But there are problems with the more open approach. Since Sept. 11, many sensitive work sites — including government buildings, shipyards, chemical and nuclear plants, police departments and schools — require extensive background checks of workers. Those checks screen specifically for illegal immigrants and ex-convicts.
Not all gang members thrive in unions. Some take orders poorly, chafe at getting up at 4:30 a.m. and are happier selling drugs.
"Some guys, it's hard to get the 'hood out of them," Gutierrez said.Even those who make it into the apprenticeship program and go on to earn good money don't always leave their gangs. For years, several 204th Street gang members, now sheet-metal union workers, hung out every weekend in their old neighborhood in Harbor Gateway, though their union jobs allowed them to buy homes as far away as Highland Park and the Inland Empire.
"It's hard for you to rip yourself away from it," said Armando Valadez, 33, who spent his first three years as an apprentice heat-and-frost insulator.
"Every Friday [after work] I'd go and see some of my homies," Valadez said. "I had a son, a wife and a union job. Still the gang was stronger."
Frey, the former Crip, was facing a drug possession charge when he joined the Steamfitters. He was convicted about a year into his apprenticeship program and sentenced to two years in prison.
He spoke with union officials, who gave him a leave of absence.
In prison, "I had time to sit down and say, 'Where are your priorities, Albert?' " said Frey, 40, who is married with three children. "You're getting too old."
Since his release last year, Frey said, he has left his gang activities and drug dealing behind and is now determined to finish his apprenticeship.
For those with prison records, he said, the building trades "are the only places that accept us."
Union leaders say most gang members leave their affiliations at home and that work sites are remarkably free of street rivalries. The Ironworkers Union, in particular, has gone after gang members and parolees for work that is hard and often dangerous, requiring men to labor on bridges and soaring office towers.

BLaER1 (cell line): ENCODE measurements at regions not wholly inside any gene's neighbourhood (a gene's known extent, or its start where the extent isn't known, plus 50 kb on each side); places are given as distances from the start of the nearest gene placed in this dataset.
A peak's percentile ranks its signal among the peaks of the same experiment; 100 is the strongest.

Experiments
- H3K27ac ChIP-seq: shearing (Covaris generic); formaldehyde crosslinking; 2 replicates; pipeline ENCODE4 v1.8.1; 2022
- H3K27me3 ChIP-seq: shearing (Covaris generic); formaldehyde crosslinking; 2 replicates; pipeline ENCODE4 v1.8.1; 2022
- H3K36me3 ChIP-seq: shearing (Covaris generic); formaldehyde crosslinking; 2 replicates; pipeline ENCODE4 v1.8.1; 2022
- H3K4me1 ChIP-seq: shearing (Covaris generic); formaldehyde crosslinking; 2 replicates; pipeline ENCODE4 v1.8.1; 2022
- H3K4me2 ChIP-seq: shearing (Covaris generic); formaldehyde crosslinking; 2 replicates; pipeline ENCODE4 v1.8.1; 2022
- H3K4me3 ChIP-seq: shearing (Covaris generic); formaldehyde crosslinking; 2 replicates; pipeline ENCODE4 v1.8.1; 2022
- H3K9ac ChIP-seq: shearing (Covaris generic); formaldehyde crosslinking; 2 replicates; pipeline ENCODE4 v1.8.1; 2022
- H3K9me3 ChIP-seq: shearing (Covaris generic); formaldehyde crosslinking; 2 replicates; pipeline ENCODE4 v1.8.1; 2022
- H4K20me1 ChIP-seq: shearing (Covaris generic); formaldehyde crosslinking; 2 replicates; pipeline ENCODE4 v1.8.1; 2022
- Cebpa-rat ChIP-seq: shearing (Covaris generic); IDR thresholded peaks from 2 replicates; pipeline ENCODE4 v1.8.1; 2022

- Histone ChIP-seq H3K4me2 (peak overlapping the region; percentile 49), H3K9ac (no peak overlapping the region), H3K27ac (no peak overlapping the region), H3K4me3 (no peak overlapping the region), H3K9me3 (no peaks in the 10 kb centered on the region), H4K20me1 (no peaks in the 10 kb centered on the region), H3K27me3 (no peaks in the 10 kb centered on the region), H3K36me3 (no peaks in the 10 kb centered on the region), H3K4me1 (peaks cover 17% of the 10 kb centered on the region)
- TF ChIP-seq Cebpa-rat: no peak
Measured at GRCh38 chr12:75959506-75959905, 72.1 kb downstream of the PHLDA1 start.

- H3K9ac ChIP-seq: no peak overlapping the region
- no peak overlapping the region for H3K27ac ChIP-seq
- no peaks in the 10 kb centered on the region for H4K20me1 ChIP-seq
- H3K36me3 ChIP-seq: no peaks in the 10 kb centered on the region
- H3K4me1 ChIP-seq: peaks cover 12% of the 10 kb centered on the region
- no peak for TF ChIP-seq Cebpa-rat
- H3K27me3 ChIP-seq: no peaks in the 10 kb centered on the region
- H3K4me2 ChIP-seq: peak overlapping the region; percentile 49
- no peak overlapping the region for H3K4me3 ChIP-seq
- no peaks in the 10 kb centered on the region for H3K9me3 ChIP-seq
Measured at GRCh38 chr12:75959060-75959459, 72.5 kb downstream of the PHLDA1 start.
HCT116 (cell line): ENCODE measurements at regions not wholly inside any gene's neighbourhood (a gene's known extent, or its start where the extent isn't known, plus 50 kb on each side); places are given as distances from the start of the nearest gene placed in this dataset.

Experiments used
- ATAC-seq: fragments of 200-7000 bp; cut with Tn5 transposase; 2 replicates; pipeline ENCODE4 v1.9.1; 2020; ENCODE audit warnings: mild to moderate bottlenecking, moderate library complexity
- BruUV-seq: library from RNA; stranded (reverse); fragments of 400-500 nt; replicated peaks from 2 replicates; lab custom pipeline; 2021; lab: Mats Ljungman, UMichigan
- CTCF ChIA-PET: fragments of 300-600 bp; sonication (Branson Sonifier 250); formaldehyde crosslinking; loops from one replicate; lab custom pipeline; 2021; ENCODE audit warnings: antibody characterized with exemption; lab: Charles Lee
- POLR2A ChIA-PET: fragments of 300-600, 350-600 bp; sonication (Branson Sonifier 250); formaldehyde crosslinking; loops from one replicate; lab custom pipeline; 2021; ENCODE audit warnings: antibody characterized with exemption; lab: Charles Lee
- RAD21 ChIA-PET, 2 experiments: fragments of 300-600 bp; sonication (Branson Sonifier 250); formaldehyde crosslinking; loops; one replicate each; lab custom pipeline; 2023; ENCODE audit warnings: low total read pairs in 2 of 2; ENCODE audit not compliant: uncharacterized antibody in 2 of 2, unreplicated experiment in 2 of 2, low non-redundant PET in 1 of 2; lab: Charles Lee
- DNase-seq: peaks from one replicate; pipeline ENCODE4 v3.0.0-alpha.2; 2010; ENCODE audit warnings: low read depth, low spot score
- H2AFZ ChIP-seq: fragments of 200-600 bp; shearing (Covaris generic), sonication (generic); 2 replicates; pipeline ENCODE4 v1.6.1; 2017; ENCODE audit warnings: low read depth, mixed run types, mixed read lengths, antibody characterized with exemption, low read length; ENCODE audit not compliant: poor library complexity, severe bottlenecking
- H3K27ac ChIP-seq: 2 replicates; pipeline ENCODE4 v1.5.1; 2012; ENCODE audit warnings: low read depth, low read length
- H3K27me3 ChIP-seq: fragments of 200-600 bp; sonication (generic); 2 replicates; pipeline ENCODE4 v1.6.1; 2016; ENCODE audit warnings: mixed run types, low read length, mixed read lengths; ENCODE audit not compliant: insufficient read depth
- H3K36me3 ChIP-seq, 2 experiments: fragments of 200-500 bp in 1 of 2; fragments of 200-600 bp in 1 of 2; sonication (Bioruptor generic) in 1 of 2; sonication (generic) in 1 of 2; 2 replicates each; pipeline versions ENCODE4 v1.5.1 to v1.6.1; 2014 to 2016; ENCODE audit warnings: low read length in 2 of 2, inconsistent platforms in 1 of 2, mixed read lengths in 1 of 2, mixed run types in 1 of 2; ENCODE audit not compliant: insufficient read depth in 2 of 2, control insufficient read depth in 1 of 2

"They take that street toughness that puts them into Corcoran or Pelican Bay [state prisons] and put it into this," said Robbie Hunter, president of the Ironworkers Union. "The electricians require algebra and all that. What we require is no fear. They're perfect for us."
Making a new life
One of those men was Julio Silva.
Growing up in a fatherless family in Boyle Heights, Silva joined the Evergreen Street gang when he was 12.
He spent his high school years in the California Youth Authority followed by a decade of gangbanging and drug use. Married with five children, he lived mostly on general relief, Section 8 housing subsidies and the car stereos he stole.
In 2002, he was convicted of drug possession and imprisoned for 18 months.
Upon his release, Silva spent three weeks at Homeboy Industries, the Boyle Heights nonprofit run by Father Gregory Boyle that finds work for gang members. One day, a worker was shot to death painting over gang graffiti.
In response, building unions began recruiting gang members as part of their broader efforts in inner-city neighborhoods. Silva was there when Hunter showed up looking for potential ironworkers.
"I didn't know what was involved," Silva said. "I just waved my hand."
A month later, he was a pre-apprentice, installing printing machinery at the Los Angeles Times' printing plant. From there, he got his first real ironworker job — helping build a post office near Chinatown.
"It was scary," he said. "I didn't know what I was getting involved in. [But] the faces, they all seemed to me they had been in the same background — prisons, gangs, lockdowns."
In time, Silva finished his work for a general equivalency diploma, which the union required. It also mandated that he have a driver's license, which he had lost 16 years before for drunk driving. So for 18 months, he went to DUI class to regain his license.
Meanwhile, he attended ironworker school. He remarried, to Silvia Cantu, a woman from his old neighborhood.
She helped him study, making flashcards to test his math skills, ironworker vocabulary and the hand signs needed to communicate with crane operators.
He got custody of his five children. He and Silvia, who live in a two-bedroom apartment, now raise them along with her daughter and their son.
Silva is in the last six months of his four-year apprenticeship. As a journeyman, his wages and benefits will eventually reach $49 an hour.
"My eyes get a little watery, where I was a few years ago and where I'm at now," he said. "It's like another opportunity of life. I'm proud to be an ironworker." email@example.com
'They take that street toughness that puts them into Corcoran or Pelican Bay [state prisons] and put it into this.... What we require is no fear. They're perfect for us.'
Robbie Hunter, president of the Ironworkers Union
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l.a. roofers' local 36